The use of walking workstations in educational and work settings has been shown to improve cognitive abilities. At the same time, it has been repeatedly shown that medical residents around the world do not meet exercise guidelines, mainly due to a scarcity of available free time. Our study investigates the boundaries of the previously observed phenomenon of improved cognitive performance with physical activity using materials that represent real life tasks. Participants had different level of expertise and involved second year psychology students, medical students, and family medicine residents. We examined the effect of being physically inactive (i.e., sitting) or active (i.e., walking) while diagnosing multiple complex presentations of four skin conditions. We assumed that being physically active, irrespective of the level of expertise, will bolster diagnostic performance. Our findings show, however, that being physically active does not change the performance level of participants with different levels of medical expertise. Implications for medical education and suggestions for further research will be discussed.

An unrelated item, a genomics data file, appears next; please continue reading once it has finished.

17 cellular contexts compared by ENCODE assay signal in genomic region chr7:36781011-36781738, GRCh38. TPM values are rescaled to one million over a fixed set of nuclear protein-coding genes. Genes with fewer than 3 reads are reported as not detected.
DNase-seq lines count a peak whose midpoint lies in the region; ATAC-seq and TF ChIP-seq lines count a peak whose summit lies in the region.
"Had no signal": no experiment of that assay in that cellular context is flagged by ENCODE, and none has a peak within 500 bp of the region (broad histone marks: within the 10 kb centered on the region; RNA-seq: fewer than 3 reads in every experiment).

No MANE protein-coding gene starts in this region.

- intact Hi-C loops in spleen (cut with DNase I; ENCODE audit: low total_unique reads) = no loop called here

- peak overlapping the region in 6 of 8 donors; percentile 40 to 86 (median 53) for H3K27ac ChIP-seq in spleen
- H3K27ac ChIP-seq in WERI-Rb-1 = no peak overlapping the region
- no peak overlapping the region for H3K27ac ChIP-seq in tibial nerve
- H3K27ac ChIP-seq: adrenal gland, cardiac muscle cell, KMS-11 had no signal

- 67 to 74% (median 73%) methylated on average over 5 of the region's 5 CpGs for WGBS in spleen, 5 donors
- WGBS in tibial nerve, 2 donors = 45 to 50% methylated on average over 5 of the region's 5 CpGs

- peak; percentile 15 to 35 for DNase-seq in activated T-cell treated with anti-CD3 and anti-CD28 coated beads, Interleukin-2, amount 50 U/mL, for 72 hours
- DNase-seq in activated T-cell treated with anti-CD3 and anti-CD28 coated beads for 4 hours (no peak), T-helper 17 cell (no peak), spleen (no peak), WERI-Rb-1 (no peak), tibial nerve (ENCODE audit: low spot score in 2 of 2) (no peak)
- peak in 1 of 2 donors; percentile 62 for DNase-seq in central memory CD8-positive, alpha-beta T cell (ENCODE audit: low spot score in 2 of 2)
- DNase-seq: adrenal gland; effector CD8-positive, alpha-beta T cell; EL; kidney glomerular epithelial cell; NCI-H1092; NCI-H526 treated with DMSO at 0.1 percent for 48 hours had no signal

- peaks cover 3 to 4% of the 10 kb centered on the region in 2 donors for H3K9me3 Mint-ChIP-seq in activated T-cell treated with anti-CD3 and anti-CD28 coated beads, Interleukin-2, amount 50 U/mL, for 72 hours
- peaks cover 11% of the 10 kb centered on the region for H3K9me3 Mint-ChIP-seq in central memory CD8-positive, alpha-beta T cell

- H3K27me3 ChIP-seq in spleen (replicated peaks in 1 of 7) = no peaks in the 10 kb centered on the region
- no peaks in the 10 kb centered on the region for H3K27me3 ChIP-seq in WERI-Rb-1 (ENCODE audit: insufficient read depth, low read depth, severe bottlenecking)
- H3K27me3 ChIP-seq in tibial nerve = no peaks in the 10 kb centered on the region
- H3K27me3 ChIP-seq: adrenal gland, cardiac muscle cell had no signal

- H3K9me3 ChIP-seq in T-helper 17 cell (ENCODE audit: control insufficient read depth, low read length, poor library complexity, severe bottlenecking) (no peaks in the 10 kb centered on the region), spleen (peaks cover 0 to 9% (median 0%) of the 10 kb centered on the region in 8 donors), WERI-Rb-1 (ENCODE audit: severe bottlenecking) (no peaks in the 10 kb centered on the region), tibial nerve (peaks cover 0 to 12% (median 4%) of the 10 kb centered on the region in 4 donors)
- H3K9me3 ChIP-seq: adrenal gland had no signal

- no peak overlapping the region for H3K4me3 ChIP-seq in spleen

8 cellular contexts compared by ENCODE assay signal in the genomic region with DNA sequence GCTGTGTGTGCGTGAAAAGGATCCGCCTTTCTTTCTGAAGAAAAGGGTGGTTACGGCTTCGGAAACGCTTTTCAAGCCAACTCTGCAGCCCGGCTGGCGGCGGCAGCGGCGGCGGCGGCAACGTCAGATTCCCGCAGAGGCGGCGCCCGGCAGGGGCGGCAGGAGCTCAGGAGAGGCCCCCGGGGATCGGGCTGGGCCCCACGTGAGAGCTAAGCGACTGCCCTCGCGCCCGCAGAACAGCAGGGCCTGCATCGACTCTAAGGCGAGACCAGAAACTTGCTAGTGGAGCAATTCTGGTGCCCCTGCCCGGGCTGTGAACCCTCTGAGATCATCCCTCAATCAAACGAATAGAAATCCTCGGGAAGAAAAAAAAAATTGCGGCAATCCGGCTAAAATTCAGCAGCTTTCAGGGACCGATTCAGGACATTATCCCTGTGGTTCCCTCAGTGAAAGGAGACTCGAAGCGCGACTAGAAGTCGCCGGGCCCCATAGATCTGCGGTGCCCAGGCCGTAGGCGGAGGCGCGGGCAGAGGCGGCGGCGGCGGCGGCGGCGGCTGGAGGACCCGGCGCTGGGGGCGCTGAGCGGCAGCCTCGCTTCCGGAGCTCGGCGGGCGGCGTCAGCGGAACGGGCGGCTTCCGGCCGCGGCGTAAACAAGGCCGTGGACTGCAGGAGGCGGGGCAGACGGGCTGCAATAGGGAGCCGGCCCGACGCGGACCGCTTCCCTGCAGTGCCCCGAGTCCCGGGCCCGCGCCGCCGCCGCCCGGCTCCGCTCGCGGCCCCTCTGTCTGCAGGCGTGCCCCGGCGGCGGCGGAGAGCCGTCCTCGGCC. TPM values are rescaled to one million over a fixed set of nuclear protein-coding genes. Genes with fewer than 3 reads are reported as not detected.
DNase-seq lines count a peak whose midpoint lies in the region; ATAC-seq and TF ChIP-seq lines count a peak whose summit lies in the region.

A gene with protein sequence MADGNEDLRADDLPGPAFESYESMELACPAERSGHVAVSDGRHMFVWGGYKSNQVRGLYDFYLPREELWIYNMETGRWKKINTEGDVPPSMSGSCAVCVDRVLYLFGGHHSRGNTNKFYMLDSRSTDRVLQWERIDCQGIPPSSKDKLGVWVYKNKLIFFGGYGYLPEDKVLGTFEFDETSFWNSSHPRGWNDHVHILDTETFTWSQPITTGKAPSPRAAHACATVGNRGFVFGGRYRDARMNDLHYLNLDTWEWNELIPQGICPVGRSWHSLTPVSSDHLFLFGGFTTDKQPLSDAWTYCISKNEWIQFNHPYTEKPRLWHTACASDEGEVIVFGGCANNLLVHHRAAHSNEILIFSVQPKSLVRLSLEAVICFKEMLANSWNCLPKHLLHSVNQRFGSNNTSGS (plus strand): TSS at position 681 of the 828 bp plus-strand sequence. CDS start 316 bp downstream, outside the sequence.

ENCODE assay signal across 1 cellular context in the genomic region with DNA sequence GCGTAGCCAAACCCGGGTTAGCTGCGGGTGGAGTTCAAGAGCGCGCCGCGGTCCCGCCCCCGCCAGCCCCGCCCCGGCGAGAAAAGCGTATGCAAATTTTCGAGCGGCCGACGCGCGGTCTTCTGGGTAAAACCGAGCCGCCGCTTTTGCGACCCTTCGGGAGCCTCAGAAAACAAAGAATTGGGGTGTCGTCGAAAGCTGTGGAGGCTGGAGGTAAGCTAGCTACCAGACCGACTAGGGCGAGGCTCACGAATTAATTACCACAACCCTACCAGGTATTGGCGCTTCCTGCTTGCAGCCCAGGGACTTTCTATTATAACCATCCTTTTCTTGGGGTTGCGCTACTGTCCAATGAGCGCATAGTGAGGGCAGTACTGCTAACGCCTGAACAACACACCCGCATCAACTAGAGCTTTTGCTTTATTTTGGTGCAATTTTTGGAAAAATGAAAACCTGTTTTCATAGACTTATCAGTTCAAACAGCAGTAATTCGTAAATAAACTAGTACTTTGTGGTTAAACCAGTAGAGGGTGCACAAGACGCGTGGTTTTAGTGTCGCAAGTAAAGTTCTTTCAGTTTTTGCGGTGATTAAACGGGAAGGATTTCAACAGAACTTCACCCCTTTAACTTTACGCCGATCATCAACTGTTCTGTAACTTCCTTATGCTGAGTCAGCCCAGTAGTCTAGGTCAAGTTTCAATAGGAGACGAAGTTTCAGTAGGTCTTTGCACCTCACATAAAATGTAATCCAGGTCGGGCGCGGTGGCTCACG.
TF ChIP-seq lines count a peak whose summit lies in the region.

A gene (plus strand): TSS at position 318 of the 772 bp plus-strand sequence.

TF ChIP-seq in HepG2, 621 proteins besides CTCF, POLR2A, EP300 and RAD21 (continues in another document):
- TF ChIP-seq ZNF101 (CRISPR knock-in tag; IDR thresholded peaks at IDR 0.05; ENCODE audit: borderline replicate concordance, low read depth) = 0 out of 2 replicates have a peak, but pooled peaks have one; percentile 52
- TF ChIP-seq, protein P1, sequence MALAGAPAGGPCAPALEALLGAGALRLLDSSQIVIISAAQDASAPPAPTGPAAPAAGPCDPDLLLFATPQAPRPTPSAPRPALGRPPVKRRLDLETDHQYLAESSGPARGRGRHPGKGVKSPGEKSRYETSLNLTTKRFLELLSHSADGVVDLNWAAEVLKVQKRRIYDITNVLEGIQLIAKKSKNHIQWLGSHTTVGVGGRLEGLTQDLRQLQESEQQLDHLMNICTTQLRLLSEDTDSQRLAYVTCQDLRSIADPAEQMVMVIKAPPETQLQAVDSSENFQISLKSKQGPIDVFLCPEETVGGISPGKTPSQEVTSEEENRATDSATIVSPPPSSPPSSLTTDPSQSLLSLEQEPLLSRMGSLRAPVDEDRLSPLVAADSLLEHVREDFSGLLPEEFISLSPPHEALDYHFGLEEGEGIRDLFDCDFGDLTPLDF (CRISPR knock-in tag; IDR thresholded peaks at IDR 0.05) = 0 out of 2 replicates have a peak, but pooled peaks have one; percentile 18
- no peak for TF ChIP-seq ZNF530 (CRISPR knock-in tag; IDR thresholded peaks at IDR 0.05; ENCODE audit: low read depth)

Keywords: Clinical reasoning; Embodied cognition; Exercise; Expertise development; Medical education; Visual diagnosis.